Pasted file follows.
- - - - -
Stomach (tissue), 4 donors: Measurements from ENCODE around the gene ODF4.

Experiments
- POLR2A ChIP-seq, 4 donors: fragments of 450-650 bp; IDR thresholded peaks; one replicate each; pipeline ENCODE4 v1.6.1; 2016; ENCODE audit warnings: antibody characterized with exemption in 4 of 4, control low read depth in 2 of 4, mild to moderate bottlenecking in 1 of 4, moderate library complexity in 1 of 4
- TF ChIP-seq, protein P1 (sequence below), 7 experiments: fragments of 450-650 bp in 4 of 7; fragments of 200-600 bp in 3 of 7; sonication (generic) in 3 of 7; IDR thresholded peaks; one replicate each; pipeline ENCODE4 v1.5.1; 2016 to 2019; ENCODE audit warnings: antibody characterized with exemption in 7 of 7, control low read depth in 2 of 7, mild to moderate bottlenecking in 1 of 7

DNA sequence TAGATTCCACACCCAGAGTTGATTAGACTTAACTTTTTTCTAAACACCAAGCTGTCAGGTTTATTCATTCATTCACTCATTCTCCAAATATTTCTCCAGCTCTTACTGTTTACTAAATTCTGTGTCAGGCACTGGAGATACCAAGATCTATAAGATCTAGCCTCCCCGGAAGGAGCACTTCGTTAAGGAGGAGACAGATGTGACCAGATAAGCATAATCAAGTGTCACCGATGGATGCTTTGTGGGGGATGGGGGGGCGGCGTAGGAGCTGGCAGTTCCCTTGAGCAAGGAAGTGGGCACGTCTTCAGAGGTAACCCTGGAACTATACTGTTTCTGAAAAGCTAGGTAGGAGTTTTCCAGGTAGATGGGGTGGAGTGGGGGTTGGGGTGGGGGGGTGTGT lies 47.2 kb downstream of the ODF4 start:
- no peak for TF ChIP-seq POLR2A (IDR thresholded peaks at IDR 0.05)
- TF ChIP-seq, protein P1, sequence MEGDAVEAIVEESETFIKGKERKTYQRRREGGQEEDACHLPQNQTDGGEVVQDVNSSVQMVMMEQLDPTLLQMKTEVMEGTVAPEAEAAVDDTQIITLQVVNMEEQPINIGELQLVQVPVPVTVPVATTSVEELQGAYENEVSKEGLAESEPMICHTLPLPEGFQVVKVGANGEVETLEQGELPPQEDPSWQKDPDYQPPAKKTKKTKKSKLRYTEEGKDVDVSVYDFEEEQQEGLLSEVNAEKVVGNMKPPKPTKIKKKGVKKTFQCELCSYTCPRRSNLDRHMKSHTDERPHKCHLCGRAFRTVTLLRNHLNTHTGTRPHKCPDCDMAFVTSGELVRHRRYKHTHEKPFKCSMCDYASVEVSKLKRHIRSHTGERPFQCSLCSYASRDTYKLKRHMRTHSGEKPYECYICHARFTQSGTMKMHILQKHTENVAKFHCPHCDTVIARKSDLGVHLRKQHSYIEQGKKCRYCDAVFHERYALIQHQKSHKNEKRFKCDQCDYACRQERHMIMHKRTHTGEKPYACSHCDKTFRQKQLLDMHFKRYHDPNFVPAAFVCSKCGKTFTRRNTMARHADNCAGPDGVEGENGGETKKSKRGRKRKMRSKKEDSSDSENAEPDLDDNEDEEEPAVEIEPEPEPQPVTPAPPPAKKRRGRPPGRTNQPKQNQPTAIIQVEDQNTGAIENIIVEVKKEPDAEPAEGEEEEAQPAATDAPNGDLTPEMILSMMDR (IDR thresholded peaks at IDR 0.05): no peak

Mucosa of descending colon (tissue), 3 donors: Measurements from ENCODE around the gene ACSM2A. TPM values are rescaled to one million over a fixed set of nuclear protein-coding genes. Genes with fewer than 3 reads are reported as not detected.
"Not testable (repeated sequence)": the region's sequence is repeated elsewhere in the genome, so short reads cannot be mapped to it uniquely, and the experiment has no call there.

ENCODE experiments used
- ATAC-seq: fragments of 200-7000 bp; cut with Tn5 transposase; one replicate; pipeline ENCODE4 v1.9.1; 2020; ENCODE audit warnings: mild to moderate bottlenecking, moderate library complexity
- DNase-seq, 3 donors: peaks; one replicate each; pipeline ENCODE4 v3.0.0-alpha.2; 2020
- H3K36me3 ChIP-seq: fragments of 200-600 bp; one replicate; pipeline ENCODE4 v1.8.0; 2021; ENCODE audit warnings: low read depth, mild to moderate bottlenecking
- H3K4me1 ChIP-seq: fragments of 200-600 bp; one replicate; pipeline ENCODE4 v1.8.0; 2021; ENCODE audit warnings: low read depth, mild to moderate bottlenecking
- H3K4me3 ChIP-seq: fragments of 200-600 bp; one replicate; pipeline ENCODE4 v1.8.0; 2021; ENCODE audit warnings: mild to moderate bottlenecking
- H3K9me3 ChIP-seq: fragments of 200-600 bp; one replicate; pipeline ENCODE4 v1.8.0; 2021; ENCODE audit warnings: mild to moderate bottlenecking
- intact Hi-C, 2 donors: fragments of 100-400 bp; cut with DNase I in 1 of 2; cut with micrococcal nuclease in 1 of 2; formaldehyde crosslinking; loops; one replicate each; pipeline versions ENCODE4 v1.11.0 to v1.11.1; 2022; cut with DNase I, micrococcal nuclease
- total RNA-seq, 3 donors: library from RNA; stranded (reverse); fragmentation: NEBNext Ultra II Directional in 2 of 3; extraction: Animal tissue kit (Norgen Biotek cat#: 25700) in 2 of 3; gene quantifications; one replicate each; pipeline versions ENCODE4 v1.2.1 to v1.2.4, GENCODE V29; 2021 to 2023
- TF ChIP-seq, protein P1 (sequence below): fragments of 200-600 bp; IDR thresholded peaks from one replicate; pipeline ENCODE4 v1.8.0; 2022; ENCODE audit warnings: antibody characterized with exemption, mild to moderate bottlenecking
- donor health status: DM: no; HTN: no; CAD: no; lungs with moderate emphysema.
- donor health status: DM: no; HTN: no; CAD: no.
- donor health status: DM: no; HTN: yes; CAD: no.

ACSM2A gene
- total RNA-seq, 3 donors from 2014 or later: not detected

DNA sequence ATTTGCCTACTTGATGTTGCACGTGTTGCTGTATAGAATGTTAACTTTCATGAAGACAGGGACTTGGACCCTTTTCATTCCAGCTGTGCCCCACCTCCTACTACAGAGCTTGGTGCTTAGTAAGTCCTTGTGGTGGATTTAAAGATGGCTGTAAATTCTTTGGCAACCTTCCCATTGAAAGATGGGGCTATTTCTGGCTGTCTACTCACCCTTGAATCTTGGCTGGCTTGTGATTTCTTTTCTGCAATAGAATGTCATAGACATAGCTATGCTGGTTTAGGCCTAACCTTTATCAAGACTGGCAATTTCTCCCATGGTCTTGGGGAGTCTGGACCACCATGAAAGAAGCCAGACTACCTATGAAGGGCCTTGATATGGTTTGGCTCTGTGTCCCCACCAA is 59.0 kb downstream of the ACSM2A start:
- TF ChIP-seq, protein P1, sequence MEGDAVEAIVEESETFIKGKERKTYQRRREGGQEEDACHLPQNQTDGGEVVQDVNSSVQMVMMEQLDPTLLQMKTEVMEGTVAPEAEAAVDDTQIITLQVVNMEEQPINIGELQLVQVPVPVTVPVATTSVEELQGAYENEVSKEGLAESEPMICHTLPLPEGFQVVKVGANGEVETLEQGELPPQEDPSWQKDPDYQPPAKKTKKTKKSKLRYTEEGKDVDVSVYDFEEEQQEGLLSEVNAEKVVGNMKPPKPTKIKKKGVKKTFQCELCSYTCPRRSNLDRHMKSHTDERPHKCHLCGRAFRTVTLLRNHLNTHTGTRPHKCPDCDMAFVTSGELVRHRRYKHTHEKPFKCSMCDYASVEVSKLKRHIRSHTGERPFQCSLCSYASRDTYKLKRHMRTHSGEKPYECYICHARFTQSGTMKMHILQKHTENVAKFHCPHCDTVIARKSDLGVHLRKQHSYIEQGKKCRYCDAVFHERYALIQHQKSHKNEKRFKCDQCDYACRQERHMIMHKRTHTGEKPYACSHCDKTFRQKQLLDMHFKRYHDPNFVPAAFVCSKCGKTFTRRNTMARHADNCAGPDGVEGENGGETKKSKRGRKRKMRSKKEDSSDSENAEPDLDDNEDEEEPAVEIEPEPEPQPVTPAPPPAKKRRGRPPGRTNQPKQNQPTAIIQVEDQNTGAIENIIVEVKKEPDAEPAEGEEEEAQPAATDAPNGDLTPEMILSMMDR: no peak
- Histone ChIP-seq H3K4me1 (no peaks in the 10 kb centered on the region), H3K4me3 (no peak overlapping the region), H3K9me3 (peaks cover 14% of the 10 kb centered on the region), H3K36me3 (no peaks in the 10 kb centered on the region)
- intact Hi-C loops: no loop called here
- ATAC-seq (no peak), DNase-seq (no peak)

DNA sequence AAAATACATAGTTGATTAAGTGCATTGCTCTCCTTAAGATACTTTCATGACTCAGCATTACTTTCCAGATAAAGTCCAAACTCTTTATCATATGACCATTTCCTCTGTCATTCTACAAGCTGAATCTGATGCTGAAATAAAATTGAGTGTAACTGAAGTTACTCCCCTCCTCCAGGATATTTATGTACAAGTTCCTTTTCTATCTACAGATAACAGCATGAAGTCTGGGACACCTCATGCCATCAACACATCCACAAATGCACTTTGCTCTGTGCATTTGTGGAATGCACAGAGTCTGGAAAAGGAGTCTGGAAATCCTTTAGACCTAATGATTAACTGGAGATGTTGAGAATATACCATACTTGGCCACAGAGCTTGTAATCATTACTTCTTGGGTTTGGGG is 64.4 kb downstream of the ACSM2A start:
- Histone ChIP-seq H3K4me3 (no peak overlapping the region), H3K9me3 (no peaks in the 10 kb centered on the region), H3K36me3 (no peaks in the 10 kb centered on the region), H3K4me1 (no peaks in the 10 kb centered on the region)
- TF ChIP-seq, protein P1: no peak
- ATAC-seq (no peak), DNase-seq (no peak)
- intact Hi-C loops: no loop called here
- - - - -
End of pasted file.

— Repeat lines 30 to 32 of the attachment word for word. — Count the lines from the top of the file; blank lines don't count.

DNA sequence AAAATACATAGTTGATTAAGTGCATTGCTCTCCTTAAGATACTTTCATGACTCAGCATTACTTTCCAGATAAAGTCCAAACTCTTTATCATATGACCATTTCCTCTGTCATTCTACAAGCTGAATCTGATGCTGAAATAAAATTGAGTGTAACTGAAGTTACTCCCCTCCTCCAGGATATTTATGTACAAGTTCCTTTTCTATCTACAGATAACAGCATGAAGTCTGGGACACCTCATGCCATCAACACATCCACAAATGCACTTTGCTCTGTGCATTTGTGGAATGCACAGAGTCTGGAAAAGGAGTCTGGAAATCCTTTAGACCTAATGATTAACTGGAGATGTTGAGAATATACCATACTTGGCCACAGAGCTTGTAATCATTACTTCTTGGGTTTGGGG is 64.4 kb downstream of the ACSM2A start:
- Histone ChIP-seq H3K4me3 (no peak overlapping the region), H3K9me3 (no peaks in the 10 kb centered on the region), H3K36me3 (no peaks in the 10 kb centered on the region), H3K4me1 (no peaks in the 10 kb centered on the region)
- TF ChIP-seq, protein P1: no peak